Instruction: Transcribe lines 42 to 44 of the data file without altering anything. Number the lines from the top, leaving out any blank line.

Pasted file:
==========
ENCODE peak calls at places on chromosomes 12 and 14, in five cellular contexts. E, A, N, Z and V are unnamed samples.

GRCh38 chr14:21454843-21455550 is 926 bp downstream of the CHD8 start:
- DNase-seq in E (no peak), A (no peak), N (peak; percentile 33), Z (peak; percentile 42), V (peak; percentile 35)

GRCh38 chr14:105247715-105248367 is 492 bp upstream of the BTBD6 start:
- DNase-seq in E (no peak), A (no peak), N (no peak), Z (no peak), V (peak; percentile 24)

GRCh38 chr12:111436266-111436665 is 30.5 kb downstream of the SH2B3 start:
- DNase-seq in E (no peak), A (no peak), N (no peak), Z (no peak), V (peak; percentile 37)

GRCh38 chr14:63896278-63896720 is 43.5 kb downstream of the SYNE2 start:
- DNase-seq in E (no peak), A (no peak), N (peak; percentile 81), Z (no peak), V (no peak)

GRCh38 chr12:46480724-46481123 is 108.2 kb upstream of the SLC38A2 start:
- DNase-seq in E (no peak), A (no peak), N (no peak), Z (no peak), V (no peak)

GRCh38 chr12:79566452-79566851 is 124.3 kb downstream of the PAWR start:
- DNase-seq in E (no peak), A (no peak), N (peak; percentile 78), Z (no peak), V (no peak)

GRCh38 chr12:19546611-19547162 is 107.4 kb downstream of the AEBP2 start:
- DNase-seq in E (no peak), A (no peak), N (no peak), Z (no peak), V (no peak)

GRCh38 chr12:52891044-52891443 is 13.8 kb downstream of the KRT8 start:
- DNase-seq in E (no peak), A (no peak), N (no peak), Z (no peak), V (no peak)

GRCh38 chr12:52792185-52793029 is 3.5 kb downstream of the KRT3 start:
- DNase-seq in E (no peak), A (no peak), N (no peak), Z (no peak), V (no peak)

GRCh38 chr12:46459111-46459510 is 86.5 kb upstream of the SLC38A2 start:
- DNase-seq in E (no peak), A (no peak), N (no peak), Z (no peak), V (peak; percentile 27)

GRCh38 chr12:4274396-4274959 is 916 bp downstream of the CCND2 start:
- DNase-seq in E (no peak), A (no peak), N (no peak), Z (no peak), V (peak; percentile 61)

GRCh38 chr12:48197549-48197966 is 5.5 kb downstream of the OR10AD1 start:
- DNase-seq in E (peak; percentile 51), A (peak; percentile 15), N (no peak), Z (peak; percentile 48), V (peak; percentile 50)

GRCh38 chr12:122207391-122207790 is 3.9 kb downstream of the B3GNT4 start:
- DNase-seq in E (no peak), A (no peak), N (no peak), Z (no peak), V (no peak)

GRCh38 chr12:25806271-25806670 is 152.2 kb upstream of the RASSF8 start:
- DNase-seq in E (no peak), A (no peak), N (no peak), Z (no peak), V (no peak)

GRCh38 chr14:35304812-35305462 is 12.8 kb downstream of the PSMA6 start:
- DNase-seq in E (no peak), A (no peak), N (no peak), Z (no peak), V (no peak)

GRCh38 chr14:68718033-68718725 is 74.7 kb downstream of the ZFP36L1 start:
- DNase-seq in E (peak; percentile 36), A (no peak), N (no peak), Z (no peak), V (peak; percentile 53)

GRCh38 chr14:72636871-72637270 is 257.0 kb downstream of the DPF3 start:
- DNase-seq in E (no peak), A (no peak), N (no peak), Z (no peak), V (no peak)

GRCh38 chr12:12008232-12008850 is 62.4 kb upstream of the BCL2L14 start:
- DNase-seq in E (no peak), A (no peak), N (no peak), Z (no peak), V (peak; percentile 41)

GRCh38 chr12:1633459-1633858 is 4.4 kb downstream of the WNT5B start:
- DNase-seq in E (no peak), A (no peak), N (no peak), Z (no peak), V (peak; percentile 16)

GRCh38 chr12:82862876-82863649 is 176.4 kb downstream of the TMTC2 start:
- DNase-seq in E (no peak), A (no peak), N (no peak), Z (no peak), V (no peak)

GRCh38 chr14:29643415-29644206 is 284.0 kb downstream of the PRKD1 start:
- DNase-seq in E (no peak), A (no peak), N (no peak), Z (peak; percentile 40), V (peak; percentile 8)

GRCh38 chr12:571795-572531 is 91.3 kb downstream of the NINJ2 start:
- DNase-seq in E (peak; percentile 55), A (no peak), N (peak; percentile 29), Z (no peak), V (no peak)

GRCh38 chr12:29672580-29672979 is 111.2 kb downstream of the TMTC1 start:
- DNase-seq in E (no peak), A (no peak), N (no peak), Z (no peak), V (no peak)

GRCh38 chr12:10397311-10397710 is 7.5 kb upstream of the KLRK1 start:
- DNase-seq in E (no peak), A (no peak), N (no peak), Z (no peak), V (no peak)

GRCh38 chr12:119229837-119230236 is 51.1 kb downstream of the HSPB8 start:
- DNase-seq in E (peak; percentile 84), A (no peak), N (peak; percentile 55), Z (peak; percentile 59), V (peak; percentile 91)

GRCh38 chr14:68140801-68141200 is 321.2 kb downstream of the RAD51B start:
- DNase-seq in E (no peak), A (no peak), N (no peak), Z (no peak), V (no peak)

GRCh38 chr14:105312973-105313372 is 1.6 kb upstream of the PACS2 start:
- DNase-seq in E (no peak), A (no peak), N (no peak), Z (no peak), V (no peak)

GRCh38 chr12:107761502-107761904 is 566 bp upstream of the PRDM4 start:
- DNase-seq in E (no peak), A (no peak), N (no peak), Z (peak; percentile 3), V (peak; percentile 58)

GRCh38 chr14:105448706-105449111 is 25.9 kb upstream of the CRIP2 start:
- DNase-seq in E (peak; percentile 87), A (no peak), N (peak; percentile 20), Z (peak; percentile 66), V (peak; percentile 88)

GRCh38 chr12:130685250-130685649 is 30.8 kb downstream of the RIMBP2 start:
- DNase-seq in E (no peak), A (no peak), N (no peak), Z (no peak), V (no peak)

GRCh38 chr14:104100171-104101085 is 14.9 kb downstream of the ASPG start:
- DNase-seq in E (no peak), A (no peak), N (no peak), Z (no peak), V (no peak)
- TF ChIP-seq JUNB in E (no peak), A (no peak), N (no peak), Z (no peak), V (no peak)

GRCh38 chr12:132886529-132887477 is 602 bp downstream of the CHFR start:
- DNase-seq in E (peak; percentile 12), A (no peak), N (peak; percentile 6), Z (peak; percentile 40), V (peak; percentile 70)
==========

GRCh38 chr14:29643415-29644206 is 284.0 kb downstream of the PRKD1 start:
- DNase-seq in E (no peak), A (no peak), N (no peak), Z (peak; percentile 40), V (peak; percentile 8)

GRCh38 chr12:571795-572531 is 91.3 kb downstream of the NINJ2 start: